Choosing the right logo for your brand is a key moment in your overall brand strategy. We can freely say that the font represents the soul of a certain written word, that is, it determines the energy of the entire brand. If “the universe was created by the word of God”, then “the brand was created by the font choice of a designer”!

It is estimated that there are over a million different fonts today, and choosing the right solution for a particular brand is not an easy task. You can easily get lost in the forest of the logo ideas you might have! That is why it is good to know the psychology of fonts and what typography as science has discovered and established throughout history as generally accepted knowledge about fonts.

Classifying font types (styles) is often the subject of various discussions among designers, but we can generally agree that there are four basic font types: serif, sans serif, script, and decorative (or display) type

Some consider “slab serif” fonts as a special category of fonts, in which case the classification includes five types of fonts, but the most common classification counts the four listed types, understanding “slab serif” as a subset of serif fonts. In addition, some classifications include even “handwritten” fonts as a special type of font, so they list six types of fonts. Anyway, we will stick to the basic ones, so here is the guide to the basic font types!

Serif Fonts

Serif fonts are typefaces that have serifs (extra strokes on the ends of their letterforms) and they are the oldest ones with their origins in the Latin alphabet. Even if they started to be used (carved into stone) in ancient times these fonts are not less popular today. 

Today, serif fonts are widely used by many famous brands, and they are often associated with tradition, old, culture, sophistication, elegance, strength, trust, respectability, and reliability. 

Examples of serif fonts are Times New Roman, Georgia, Perpetua, etc.

Serif fonts can be divided even further into several subcategories and the most common are Old Style, Classical, Neo-Classical, Slab, Transitional, Clarendon, Glyphic, and Didone.

Some of the most iconic brands using serif fonts are Zara, J.P. Morgan, Vogue, Tiffany & Co, and New York Times.

  • associated with “tradition, elegance, respectability”
  • brands that are using it: New York Times, J.P. Morgan, Zara
  • popular fonts: Times New Roman, Georgia, Perpetua

Sans Serif Fonts

Sans serif fonts are the ones that do not have strokes on the ends of their letterforms and they are perceived as more modern, sleeker, and bolder fonts than serif fonts.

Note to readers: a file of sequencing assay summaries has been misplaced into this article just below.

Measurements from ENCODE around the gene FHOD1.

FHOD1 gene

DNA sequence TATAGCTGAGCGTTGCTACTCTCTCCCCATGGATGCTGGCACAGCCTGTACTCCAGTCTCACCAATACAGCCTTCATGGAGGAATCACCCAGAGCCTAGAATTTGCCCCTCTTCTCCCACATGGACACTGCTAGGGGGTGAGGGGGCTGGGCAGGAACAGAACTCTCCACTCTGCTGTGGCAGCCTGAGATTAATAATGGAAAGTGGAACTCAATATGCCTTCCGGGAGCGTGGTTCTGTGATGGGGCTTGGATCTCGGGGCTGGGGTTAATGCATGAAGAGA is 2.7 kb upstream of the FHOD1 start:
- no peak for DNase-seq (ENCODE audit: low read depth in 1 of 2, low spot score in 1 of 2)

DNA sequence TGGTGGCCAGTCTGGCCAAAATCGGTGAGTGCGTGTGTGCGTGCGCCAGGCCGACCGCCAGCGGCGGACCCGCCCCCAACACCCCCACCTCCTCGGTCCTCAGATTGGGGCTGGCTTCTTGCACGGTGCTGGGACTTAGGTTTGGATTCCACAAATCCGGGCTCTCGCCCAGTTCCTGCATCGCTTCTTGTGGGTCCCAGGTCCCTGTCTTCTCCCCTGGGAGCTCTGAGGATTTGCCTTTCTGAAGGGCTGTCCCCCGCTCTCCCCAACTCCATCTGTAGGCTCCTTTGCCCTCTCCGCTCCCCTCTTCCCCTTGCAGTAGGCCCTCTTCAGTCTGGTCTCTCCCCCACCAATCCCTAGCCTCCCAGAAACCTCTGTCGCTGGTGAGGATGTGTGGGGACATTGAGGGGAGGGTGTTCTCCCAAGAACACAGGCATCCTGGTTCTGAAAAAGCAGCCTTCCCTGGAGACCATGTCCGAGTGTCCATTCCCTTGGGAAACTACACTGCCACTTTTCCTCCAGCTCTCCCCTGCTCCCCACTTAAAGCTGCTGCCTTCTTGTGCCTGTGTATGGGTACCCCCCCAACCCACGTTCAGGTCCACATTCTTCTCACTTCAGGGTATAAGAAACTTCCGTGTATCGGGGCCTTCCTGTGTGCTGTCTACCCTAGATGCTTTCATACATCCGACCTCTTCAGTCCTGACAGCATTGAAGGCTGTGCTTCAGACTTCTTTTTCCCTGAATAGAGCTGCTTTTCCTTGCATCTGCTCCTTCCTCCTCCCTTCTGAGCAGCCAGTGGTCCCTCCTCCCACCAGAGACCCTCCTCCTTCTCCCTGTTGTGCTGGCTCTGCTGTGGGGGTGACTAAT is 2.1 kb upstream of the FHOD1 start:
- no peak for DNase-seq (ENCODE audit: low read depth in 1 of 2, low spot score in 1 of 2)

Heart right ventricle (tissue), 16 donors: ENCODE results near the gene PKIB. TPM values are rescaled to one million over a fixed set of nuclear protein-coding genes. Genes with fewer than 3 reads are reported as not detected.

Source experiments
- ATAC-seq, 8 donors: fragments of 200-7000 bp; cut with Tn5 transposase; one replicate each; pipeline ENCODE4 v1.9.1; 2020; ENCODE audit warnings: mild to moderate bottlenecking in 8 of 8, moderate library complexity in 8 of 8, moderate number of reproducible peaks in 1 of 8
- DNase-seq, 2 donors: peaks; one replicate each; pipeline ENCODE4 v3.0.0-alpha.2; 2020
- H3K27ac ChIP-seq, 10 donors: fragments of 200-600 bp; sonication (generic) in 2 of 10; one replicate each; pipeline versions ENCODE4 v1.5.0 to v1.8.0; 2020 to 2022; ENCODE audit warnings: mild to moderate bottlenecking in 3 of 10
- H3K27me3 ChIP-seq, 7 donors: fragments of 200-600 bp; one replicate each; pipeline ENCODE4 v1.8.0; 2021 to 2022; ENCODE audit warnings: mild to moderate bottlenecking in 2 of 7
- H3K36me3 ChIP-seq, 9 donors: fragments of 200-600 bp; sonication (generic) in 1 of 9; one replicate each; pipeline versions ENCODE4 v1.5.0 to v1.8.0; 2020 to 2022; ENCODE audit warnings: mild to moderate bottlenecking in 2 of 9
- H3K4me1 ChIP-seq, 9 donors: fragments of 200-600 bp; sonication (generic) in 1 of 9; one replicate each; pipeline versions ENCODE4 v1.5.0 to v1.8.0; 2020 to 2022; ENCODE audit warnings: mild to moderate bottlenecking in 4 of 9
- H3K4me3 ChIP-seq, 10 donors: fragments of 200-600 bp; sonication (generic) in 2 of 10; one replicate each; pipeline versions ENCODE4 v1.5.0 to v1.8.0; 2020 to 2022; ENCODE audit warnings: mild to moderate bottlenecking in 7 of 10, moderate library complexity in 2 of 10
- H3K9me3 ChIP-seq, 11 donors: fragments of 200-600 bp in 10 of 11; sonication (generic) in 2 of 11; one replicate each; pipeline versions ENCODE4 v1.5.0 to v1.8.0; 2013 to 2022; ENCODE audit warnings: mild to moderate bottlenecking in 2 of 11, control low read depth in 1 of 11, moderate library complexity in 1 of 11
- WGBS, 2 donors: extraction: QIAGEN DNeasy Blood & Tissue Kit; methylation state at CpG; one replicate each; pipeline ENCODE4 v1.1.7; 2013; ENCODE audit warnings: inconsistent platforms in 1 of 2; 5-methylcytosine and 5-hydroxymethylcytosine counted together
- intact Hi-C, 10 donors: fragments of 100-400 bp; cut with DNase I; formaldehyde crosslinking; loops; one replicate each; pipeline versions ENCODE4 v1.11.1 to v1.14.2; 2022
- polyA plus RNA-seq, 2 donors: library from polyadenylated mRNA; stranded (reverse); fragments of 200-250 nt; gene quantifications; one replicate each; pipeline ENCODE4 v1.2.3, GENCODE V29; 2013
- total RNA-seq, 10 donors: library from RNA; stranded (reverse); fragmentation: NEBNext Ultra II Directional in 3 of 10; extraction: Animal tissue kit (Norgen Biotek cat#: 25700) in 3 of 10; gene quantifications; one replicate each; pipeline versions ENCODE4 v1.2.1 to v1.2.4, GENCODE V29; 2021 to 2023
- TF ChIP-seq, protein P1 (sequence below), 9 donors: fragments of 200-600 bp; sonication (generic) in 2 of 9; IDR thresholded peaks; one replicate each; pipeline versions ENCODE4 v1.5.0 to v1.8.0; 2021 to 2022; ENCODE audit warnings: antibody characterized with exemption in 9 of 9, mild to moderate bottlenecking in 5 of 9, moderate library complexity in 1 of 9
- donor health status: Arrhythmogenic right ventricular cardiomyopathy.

Examples of sans serif fonts are Arial, Roboto, and Helvetica.

Sans serif fonts became more popular in the 19th century, and subcategories of Sans Serif fonts are Grotesque, Square, Humanistic, and Geometric.

“Straight forward!” could be a term to describe the energy of sans serif fonts. They emphasize a clear message, strength, and in a way a modern lifestyle. Often used by big digital and tech brands.

Some of the brands that are using these fonts in their logos are Google, Mastercard, Facebook, LinkedIn, and Jeep.

  • associated with “clarity, strength, modern lifestyle”
  • brands that are using it: Google, Mastercard, LinkedIn
  • popular fonts: Arial, Helvetica, Roboto

Script Fonts

The cursive handwriting style is the main characteristic of script fonts. The energy of uniqueness, style, strength, elegance, creativity, freedom, emotion, and romance belongs to script fonts.

The script fonts subcategories are Formal, Casual, Calligraphic, and Blackletter & Lombardic.

Typical examples of script typefaces are Vivaldi, Rage Italic, and Mistral.

Many brands are using script fonts and some of them are Johnson & Johnson, Instagram, Ford, and The Coca Cola Co.

  • associated with “style, freedom, emotion”
  • brands that are using it: The Coca Cola Co., Instagram, Ford
  • popular fonts: Vivaldi, Rage Italic, Mistral

Decorative (Display) Fonts

Decorative typefaces are popular for headlines and similar situations where a clear and strong message is needed. They are always combining various styles and graphics, so they are very eye-catchy. They are appealing and unique, and they are having strength as the basic characteristic.

They are especially distinguished by their wide application in the industrial and business spheres, so these are real true fonts for branding. In fact, it is such a large and wide range that it may be impossible to include them in one common group. They have a wide range of styles – from digital modern styles to handwritten styles. Many good examples of logo solutions based on decorative fonts can be found on

The most common classification of the subcategories of decorative fonts: Grunge, Psychedelic, and Graffiti.

Examples of decorative fonts are Bungers, Veteran Typewriter, and ITC AfterShock. 

The big global brands are very into this type of font. We are going to mention a few: Disney, Lego, McDonald’s, and Fanta.

  • associated with “strong message, eye-catchy, strength”
  • brands that are using it: Disney, Lego, Fanta
  • popular fonts: Bungers, ITC AfterShock, Veteran Typewriter